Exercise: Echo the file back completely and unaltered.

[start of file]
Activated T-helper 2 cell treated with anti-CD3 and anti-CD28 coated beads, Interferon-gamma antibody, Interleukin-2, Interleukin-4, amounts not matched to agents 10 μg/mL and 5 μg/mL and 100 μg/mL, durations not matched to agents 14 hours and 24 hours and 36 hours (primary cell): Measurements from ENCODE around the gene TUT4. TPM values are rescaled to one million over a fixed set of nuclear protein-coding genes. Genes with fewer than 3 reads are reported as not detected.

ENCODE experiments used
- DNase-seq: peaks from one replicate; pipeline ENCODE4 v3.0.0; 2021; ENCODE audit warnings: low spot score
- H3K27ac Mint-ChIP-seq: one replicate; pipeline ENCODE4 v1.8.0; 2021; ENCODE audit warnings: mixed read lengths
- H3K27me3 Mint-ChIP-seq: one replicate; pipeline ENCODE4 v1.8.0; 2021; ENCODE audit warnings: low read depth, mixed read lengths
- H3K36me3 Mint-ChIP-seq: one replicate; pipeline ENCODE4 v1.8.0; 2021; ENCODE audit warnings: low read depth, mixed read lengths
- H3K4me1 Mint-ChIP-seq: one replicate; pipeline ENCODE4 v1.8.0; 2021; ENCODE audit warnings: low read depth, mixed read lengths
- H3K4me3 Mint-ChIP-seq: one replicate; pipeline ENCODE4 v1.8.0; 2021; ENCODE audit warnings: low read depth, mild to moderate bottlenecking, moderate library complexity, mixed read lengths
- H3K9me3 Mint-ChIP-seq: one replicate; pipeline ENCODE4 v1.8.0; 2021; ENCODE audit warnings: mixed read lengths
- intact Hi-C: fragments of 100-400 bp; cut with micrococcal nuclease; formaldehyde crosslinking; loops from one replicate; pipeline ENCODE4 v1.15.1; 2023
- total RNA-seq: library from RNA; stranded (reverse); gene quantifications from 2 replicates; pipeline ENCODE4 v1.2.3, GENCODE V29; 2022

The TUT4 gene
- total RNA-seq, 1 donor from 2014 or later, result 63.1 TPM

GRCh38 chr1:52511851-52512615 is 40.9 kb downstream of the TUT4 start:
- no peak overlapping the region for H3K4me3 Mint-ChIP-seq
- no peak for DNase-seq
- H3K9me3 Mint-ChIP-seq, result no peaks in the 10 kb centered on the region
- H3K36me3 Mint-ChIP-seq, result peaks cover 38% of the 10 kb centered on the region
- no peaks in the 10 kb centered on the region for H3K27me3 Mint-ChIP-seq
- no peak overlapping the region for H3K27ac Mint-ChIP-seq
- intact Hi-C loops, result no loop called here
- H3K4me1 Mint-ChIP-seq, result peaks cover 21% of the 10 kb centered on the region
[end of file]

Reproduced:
Activated T-helper 2 cell treated with anti-CD3 and anti-CD28 coated beads, Interferon-gamma antibody, Interleukin-2, Interleukin-4, amounts not matched to agents 10 μg/mL and 5 μg/mL and 100 μg/mL, durations not matched to agents 14 hours and 24 hours and 36 hours (primary cell): Measurements from ENCODE around the gene TUT4. TPM values are rescaled to one million over a fixed set of nuclear protein-coding genes. Genes with fewer than 3 reads are reported as not detected.

ENCODE experiments used
- DNase-seq: peaks from one replicate; pipeline ENCODE4 v3.0.0; 2021; ENCODE audit warnings: low spot score
- H3K27ac Mint-ChIP-seq: one replicate; pipeline ENCODE4 v1.8.0; 2021; ENCODE audit warnings: mixed read lengths
- H3K27me3 Mint-ChIP-seq: one replicate; pipeline ENCODE4 v1.8.0; 2021; ENCODE audit warnings: low read depth, mixed read lengths
- H3K36me3 Mint-ChIP-seq: one replicate; pipeline ENCODE4 v1.8.0; 2021; ENCODE audit warnings: low read depth, mixed read lengths
- H3K4me1 Mint-ChIP-seq: one replicate; pipeline ENCODE4 v1.8.0; 2021; ENCODE audit warnings: low read depth, mixed read lengths
- H3K4me3 Mint-ChIP-seq: one replicate; pipeline ENCODE4 v1.8.0; 2021; ENCODE audit warnings: low read depth, mild to moderate bottlenecking, moderate library complexity, mixed read lengths
- H3K9me3 Mint-ChIP-seq: one replicate; pipeline ENCODE4 v1.8.0; 2021; ENCODE audit warnings: mixed read lengths
- intact Hi-C: fragments of 100-400 bp; cut with micrococcal nuclease; formaldehyde crosslinking; loops from one replicate; pipeline ENCODE4 v1.15.1; 2023
- total RNA-seq: library from RNA; stranded (reverse); gene quantifications from 2 replicates; pipeline ENCODE4 v1.2.3, GENCODE V29; 2022

The TUT4 gene
- total RNA-seq, 1 donor from 2014 or later, result 63.1 TPM

GRCh38 chr1:52511851-52512615 is 40.9 kb downstream of the TUT4 start:
- no peak overlapping the region for H3K4me3 Mint-ChIP-seq
- no peak for DNase-seq
- H3K9me3 Mint-ChIP-seq, result no peaks in the 10 kb centered on the region
- H3K36me3 Mint-ChIP-seq, result peaks cover 38% of the 10 kb centered on the region
- no peaks in the 10 kb centered on the region for H3K27me3 Mint-ChIP-seq
- no peak overlapping the region for H3K27ac Mint-ChIP-seq
- intact Hi-C loops, result no loop called here
- H3K4me1 Mint-ChIP-seq, result peaks cover 21% of the 10 kb centered on the region